promised that he would not set foot beyond the boundaries of that castle
for a twelvemonth and a day. When he had recovered, Alexander chafed
bitterly at his confinement, for he felt sure that the pledge had been
exacted from him to save King Mark from his vow of revenge. Yet his word
held him close prisoner.

As one day he wandered through the halls of the castle, like a young
lion in a cage,--now heavy and sad, now burning with desire for
action,--there came to him a damsel who was cousin to Morgan le Fay, and
to whom the castle of La Belle Regard by right belonged.

"Sir knight," she said to him, "I find you doleful of aspect; yet I bear
tidings that should make you merry!"

"I pray you tell them to me," he answered. "I am here now a prisoner by
promise, but must say that time hangs very heavy on my hands."

"You are more of a prisoner than you deem," she replied. "My cousin,
Morgan le Fay, keeps you here for purposes of her own which you will
scarcely find to your liking."

"I fancy she keeps me here through an understanding with King Mark," he
rejoined. "I have no faith in her, but I cannot break my word of honor."

"Truly, fair sir," she said, "I pity your unhappy lot, and have a plan
in mind through which you may escape from this durance without loss of

"Do that and I shall owe you my life's service," he answered, warmly.
"Tell me, dear lady, by what means I can be freed."

"This I may justly say, that this castle of right belongs to me. I have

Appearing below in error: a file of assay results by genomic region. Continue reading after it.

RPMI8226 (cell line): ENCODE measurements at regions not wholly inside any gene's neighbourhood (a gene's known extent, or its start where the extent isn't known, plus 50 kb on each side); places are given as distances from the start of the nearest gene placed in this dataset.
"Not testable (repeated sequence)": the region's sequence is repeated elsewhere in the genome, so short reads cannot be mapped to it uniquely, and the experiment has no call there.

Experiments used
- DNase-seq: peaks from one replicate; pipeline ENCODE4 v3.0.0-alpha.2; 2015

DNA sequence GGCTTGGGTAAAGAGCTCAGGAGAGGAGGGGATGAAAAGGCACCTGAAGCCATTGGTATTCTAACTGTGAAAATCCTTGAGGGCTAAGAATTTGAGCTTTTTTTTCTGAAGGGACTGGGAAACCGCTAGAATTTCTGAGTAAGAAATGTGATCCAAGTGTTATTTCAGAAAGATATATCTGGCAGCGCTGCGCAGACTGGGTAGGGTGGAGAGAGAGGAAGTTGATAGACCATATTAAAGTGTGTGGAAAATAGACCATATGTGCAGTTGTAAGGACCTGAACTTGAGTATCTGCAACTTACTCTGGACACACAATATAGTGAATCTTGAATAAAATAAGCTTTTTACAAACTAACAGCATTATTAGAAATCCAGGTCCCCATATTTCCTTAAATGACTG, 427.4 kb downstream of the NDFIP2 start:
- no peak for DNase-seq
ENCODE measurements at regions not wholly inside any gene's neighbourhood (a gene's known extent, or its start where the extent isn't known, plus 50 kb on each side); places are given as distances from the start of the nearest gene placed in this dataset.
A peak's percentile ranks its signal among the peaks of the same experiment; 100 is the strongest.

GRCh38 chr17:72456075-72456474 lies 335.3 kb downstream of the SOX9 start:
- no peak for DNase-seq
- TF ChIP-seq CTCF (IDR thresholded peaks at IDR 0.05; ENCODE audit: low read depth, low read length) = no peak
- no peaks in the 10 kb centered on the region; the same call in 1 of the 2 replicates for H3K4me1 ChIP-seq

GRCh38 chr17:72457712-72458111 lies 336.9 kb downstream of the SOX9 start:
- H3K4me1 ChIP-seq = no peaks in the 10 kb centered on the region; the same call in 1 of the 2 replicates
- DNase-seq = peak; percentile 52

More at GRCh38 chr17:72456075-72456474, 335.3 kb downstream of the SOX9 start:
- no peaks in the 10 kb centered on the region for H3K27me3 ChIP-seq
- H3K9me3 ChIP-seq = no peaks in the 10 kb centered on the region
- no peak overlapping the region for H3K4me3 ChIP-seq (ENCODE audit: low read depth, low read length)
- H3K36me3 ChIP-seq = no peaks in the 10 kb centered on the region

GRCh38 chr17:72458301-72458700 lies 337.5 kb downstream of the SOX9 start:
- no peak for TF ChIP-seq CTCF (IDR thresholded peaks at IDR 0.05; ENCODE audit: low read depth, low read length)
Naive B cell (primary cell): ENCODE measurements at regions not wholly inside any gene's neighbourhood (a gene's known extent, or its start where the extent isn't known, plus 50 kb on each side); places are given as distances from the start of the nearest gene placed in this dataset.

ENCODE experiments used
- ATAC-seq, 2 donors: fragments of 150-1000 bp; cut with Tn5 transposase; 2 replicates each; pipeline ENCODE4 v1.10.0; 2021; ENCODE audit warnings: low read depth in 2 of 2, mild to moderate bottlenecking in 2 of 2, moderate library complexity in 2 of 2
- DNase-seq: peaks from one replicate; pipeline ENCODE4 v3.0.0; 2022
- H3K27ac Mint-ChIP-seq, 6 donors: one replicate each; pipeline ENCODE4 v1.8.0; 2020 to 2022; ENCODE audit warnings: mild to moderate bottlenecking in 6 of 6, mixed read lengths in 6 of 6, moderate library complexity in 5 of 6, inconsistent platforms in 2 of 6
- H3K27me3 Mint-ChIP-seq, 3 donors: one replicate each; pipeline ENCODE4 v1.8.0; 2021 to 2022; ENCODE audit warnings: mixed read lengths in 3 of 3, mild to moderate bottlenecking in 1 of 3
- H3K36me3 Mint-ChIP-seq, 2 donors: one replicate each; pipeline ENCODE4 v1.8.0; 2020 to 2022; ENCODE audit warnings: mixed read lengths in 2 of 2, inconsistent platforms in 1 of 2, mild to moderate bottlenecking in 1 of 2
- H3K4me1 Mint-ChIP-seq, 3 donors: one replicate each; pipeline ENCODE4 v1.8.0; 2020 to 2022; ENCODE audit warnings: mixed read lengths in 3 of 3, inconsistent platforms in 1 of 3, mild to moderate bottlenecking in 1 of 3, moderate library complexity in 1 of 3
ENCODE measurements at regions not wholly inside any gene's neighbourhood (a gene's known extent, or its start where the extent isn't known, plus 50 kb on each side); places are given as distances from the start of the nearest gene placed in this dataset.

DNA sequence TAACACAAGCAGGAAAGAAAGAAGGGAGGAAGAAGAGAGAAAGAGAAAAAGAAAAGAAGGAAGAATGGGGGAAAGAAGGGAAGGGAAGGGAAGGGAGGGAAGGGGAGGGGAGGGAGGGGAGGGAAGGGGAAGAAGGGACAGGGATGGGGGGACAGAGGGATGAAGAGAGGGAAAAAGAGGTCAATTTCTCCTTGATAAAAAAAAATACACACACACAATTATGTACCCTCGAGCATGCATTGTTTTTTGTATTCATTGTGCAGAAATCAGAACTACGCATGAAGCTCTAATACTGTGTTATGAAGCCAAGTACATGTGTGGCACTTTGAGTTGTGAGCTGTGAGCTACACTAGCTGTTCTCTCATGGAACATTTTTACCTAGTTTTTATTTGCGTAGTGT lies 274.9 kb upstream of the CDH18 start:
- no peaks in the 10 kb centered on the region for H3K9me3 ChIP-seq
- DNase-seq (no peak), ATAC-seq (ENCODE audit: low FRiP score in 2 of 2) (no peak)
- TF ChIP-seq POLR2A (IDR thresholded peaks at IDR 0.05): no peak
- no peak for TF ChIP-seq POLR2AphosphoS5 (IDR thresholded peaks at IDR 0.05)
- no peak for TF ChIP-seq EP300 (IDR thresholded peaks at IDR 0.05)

been unjustly deprived of it, and in right and honor you are my
prisoner, not Morgan's. I have an uncle who is a powerful nobleman, the
Earl of Pase, and who hates Morgan le Fay above all persons. I shall
send to him, and pray him for my sake to destroy this castle, which
harbors only evil customs. He will come at my wish and set fire to the
building throughout. As for you, I shall get you out at a private
postern, and there have your horse and armor ready."

"Truly, fair maiden, you are as wise as you are beautiful," he answered,
in eager accents. "Release me from imprisonment to Morgan and I will
hold myself your prisoner for life."

Then she sent to her uncle the earl, and bade him come and burn that
haunt of mischief,--a design which he already had in mind.

When the appointed day came the Earl of Pase sought the castle with four
hundred knights, and set fire to it in all parts, ceasing not his
efforts till there was not a stone left standing of the once proud

But Alexander was not willing to take this as a release from his vow,
but stationed himself within the limits of the space where had stood the
castle of La Belle Regard, and made it known far and wide that he would
hold that ground against all comers for a twelvemonth and a day.

Word of this knightly challenge soon came to Arthur's court, where was
then a lady of famous beauty and great estate, known as Alice la Belle
Pilgrim, daughter of Duke Ansirus, called the pilgrim, since he went on
a pilgrimage to Jerusalem every third year.

When this fair maiden heard of Alexander's challenge, she went into the
great hall of Camelot and proclaimed in the hearing of all the knights
that whoever should overcome the champion of La Belle Regard should wed
her and be lord of all her lands.

This done, she went to La Belle Regard, where she set up her pavilion
beside the piece of earth held by the young knight.